Strong Kids

Treating Esophagitis

Dec. 27, 2018

Logan MosherTwo-year-old Logan Mosher zooms the firetruck along the track, pushing its buttons to make its sirens wail. A minute passes, and then, he’s on to the tow truck. Next, he circles around the table to grab the helicopter, flying it above his head.

Too busy to look up and smile for the camera, he’s playing like any normal toddler. But just over a year ago, Logan was too sick for this kind of busy, active playtime — and his mom, Jody, had no idea what was wrong.   

“He wasn’t running around, and he probably would have preferred to just play on the floor,” said Jody, a pediatric nurse. “His skin had begun to look so pale.” 

When Logan first started to get sick, Jody and her husband, Brad, thought it was the stomach bug. He had all the classic, yucky symptoms, and the illness had been making the rounds at day care.  

But weeks went by, and while everyone else recovered, Logan didn’t. 

Months passed. At his 18-month checkup, he hadn’t gained any weight since his 1st birthday. 

“It was so difficult seeing him like that,” said Jody. “He had been such a big, happy baby, and he made a complete turn, within months.” 

After Logan made a visit to his pediatrician, Jody took him to see Jeanne Lomas, D.O., an allergist at the University of Rochester Medical Center. As soon as Lomas heard about Logan’s symptoms, she had a feeling she knew what was wrong. 

She suspected Logan had eosinophilic esophagitis (EoE), a chronic inflammatory disease of the esophagus that’s often associated with allergies. The condition can cause many of the symptoms Logan was experiencing, including poor growth, difficulty swallowing, choking, nausea, and vomiting. 

Despite having no family history of food allergies, tests revealed that Logan was allergic to a long list of foods: wheat, dairy, soy, eggs, and turkey. To confirm that Logan also had EoE, doctors performed an upper endoscopy — which allowed them to examine Logan’s esophagus using a tiny camera on the end of a long, flexible tube.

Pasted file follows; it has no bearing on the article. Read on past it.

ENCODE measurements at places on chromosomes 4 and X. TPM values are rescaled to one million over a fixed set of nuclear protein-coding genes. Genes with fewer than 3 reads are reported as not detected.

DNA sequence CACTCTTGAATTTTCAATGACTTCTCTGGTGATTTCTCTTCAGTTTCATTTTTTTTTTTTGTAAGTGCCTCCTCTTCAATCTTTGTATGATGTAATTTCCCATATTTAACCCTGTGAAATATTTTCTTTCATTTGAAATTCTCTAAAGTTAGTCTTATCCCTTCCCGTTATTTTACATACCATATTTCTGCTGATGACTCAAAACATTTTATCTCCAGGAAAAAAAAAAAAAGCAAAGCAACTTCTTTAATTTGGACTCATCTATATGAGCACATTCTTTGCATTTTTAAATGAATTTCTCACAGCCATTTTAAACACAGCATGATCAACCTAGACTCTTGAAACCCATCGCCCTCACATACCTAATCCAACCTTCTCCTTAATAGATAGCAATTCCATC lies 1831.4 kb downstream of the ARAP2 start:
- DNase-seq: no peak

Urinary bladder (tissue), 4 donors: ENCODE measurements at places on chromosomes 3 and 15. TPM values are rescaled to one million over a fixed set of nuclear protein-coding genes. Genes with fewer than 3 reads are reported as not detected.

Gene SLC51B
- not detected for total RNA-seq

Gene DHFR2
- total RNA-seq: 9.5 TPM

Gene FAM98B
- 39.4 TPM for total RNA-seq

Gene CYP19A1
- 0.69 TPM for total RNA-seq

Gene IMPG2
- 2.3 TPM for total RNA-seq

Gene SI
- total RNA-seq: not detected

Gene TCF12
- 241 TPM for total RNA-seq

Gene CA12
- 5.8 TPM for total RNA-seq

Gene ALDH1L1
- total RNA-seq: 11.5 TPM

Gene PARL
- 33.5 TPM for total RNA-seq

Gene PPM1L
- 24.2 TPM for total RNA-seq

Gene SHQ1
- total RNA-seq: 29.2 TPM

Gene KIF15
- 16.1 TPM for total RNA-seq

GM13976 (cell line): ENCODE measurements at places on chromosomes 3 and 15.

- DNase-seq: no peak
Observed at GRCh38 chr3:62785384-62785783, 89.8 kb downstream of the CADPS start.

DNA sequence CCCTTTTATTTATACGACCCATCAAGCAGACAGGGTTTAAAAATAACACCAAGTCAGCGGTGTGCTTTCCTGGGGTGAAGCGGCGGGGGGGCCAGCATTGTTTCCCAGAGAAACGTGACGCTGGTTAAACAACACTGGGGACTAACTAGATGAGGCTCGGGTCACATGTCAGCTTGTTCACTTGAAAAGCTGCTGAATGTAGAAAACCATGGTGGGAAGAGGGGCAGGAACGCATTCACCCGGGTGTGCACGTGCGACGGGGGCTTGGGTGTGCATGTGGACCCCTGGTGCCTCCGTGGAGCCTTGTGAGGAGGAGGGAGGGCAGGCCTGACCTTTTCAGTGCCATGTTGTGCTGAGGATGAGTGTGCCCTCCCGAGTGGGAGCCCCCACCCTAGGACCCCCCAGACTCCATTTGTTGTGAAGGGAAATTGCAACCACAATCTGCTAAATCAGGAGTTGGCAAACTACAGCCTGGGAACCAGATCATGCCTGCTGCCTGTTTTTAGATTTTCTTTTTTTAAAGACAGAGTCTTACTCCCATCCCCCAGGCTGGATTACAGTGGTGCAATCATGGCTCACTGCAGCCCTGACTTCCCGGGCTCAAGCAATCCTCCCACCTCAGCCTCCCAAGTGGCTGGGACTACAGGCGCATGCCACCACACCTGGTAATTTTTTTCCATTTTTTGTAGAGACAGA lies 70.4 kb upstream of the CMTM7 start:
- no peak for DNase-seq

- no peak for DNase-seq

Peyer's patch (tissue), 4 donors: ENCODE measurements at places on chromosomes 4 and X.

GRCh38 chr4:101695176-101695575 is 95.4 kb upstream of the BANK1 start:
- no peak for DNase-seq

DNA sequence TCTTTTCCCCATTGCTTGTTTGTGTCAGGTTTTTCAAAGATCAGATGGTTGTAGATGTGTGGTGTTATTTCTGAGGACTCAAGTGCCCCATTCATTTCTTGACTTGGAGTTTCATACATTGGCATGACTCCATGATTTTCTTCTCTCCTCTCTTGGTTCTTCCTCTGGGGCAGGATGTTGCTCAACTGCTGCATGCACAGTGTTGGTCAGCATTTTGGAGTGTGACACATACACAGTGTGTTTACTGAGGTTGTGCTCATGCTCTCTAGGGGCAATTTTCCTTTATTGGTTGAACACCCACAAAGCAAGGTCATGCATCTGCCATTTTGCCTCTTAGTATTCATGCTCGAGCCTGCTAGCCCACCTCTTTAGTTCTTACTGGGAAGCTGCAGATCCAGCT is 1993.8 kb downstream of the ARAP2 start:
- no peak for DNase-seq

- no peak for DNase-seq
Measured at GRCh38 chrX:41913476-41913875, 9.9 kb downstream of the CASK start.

“This condition has often been missed in the past, but we believe it’s much more common than previously thought,” said Lomas, noting that EoE was only first described in the 1990s. “Sometimes, it’s not identified until a child begins choking and shows up in our emergency room.”

Logan plays with toysTo better diagnose and care for children with EoE, Lomas, along with Esther Prince, M.D., a pediatric gastroenterologist, and Brianne Schmidt, a dietitian, set up a clinic focused solely on EoE in 2017. As part of the clinic, children who may have the disease or who have already been diagnosed are able to see all three specialists in one visit.  

“The clinic provides some added convenience for parents, but it also allows the three of us to sit in a room together and work collaboratively to come up with a treatment plan,” said Prince. “We each bring something different to the table.” 

The team now cares for more than 100 children from across the region, and the clinic will soon increase in frequency to twice a month. Depending on each child’s unique case, they have an array of treatment options to choose from, including medications that help control inflammation as well as a simple procedure that helps stretch narrowed portions of the esophagus. 

Many children also benefit from eliminating triggering foods from their diet. That’s where Schmidt steps in to help families identify substitutions and ensure children are still meeting their nutrition needs. 

“Eating affects so much — behavior, learning, development — and when there’s a problem, EoE is usually not the first thing you think of,” said Schmidt. “But once it’s identified, treatment can make a world of difference.” 

That sentiment rings true for Logan, who is a completely different kid than he was a year ago. Since his diagnosis, he’s been growing and gaining weight thanks to medication and a new diet. He has energy to play, and he’s making up for small delays in speech he was experiencing as a result of being sick. 

Now, he will undergo follow-up endoscopies to check on whether his treatment plan is helping, and in the coming months, he’ll be able to try reintroducing certain foods into his diet.

“It’s been a process, but he is doing so well,” said Jody.   

“You never stop worrying when you have a child with food allergies, but knowing that there was a reason behind his symptoms, and that it was treatable, gave us so much relief. Now, we have a path forward.”